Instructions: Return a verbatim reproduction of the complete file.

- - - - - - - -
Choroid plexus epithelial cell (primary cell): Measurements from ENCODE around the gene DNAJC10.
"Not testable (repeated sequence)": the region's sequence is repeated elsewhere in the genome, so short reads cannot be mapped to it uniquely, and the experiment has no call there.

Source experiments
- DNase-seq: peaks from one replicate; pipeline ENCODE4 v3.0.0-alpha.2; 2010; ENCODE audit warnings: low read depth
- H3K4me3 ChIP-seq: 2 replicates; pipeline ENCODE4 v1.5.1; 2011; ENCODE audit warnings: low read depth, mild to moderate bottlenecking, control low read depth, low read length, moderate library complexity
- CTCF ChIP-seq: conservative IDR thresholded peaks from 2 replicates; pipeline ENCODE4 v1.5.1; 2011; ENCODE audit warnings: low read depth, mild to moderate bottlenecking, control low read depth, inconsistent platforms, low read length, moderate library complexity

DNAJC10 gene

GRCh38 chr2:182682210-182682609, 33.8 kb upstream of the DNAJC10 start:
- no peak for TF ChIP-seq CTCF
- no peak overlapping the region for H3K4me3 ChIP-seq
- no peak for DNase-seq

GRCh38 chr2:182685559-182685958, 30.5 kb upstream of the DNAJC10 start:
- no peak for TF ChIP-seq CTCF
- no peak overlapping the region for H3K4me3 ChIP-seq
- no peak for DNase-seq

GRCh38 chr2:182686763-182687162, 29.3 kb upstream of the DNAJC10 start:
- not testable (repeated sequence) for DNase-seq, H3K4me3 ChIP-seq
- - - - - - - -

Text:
Choroid plexus epithelial cell (primary cell): Measurements from ENCODE around the gene DNAJC10.
"Not testable (repeated sequence)": the region's sequence is repeated elsewhere in the genome, so short reads cannot be mapped to it uniquely, and the experiment has no call there.

Source experiments
- DNase-seq: peaks from one replicate; pipeline ENCODE4 v3.0.0-alpha.2; 2010; ENCODE audit warnings: low read depth
- H3K4me3 ChIP-seq: 2 replicates; pipeline ENCODE4 v1.5.1; 2011; ENCODE audit warnings: low read depth, mild to moderate bottlenecking, control low read depth, low read length, moderate library complexity
- CTCF ChIP-seq: conservative IDR thresholded peaks from 2 replicates; pipeline ENCODE4 v1.5.1; 2011; ENCODE audit warnings: low read depth, mild to moderate bottlenecking, control low read depth, inconsistent platforms, low read length, moderate library complexity

DNAJC10 gene

GRCh38 chr2:182682210-182682609, 33.8 kb upstream of the DNAJC10 start:
- no peak for TF ChIP-seq CTCF
- no peak overlapping the region for H3K4me3 ChIP-seq
- no peak for DNase-seq

GRCh38 chr2:182685559-182685958, 30.5 kb upstream of the DNAJC10 start:
- no peak for TF ChIP-seq CTCF
- no peak overlapping the region for H3K4me3 ChIP-seq
- no peak for DNase-seq

GRCh38 chr2:182686763-182687162, 29.3 kb upstream of the DNAJC10 start:
- not testable (repeated sequence) for DNase-seq, H3K4me3 ChIP-seq